I did something today that I haven’t done in a long time. I laid on the couch and fell asleep watching the Cubs.
There is a long history of doing this in my family. I learned it from my dad, who learned it from his dad, who may have learned it from his dad. The latter may have involved radio instead of TV, but the principle is the same.
Here’s what you do. You put the Cubs game on. You pick up the remote and you turn the volume down to where you can barely hear it. You watch a couple of innings.
Right about the first pitching change, you doze off into a reverie of marshmallows and candy canes. Then, when one of the Cubs hits a home run, you wake up to see him come around third and touch home plate. Then you doze off again.
If someone sneaks in the room, pries the remote from your hand, and changes the channel, you snarl – “Hey. What the hell are you doing? I’m watching the Cubs game.”
“The hell you are. You were sleeping.”
“I was not. Kris Bryant just hit a home run.”
It’s an art. I did this to my dad when I was a kid. I’d tiptoe into the living room, quietly change the channel, and then hear him roar.
“What the hell are you doing....”
I have had the ability to roar for several decades. I refined it when the kids were little, partly because I insisted that we only have one television in the house. I did this because I grew up with one television in the house.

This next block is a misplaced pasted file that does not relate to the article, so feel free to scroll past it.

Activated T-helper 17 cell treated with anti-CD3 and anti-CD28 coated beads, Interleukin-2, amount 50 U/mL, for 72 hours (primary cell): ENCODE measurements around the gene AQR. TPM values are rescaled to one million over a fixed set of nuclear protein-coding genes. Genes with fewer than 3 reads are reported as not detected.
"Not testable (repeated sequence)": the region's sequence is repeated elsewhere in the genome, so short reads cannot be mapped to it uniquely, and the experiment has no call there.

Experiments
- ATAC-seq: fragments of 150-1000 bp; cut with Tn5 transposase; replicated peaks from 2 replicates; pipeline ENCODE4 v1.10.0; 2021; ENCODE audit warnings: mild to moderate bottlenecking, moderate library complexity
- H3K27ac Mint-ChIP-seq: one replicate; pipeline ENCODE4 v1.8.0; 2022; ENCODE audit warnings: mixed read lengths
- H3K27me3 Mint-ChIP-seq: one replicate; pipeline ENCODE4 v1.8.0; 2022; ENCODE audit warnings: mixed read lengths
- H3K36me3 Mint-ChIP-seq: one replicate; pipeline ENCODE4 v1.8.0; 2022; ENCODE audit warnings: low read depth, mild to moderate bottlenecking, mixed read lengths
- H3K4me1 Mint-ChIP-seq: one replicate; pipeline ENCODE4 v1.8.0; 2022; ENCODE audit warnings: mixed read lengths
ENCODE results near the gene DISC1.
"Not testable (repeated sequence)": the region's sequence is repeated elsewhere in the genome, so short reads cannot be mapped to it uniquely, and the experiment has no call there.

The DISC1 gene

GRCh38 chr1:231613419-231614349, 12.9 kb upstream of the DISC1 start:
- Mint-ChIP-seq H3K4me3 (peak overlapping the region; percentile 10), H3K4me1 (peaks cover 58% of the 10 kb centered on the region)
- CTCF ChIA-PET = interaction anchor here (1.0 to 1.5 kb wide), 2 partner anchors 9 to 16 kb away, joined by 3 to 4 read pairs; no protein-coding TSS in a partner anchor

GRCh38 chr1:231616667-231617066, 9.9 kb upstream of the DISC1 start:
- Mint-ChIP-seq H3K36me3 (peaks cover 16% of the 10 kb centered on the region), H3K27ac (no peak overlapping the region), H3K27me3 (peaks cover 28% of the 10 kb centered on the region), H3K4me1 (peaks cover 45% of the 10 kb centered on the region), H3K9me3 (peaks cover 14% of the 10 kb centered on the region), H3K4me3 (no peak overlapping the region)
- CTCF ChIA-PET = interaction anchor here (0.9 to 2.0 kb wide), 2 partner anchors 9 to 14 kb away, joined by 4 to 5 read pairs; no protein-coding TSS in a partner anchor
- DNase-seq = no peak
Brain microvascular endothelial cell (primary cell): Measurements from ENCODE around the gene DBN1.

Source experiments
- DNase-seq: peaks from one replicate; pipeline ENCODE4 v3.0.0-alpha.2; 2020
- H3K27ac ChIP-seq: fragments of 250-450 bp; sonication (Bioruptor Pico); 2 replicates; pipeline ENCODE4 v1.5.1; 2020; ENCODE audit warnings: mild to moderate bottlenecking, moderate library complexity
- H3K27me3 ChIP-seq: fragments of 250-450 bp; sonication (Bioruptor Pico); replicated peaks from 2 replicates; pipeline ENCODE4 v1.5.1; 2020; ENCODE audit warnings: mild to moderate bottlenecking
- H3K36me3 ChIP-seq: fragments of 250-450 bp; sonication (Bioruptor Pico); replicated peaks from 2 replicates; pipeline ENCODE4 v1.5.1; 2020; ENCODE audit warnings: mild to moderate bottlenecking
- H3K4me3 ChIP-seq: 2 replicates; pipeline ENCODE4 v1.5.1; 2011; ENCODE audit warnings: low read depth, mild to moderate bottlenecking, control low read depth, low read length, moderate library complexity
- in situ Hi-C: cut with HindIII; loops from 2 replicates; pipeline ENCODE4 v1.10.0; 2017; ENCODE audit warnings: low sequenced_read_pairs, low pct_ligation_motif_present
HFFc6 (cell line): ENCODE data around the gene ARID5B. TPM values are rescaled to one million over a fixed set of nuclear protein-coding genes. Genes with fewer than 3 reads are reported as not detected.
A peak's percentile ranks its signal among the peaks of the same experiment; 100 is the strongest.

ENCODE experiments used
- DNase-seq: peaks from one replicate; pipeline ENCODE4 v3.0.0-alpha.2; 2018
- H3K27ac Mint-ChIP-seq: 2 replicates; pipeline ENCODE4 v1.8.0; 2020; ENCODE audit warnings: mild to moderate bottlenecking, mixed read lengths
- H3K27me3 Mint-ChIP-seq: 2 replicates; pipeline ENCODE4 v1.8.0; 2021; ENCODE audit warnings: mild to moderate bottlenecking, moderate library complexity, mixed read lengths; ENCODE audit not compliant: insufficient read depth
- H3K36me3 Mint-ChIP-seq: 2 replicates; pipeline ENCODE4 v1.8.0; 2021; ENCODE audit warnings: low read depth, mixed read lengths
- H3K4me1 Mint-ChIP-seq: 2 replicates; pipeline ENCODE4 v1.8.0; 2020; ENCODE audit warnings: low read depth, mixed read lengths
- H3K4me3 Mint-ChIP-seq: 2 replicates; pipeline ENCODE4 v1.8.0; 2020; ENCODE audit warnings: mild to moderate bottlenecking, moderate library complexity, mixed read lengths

“One TV, goddamit. One TV.”
I don’t demand much in our home. As a matter of fact, if any of the three or four of you dropped by, you’d be amazed at how obsequious I am in my own kingdom. I prefer to pretty much do as I am told. It works better that way.
So when I make a demand – “one TV, goddamit” – I usually get my way. The girls and my stepson would have friends over at the house in Griffith and one of the friends would say – “Since your dad’s watching a game, let’s go watch TV in the other room.”
“There is no ‘other room.’”
“You mean you only have one TV?”
We have more than one TV in the house now. We have four televisions. Part of this has to do with television itself. It has gotten better in the last few years. Now, instead of waiting to watch something good, you can click “on demand” and watch whatever you want, whenever you want. It’s an invention that has changed lives almost as much as air conditioning.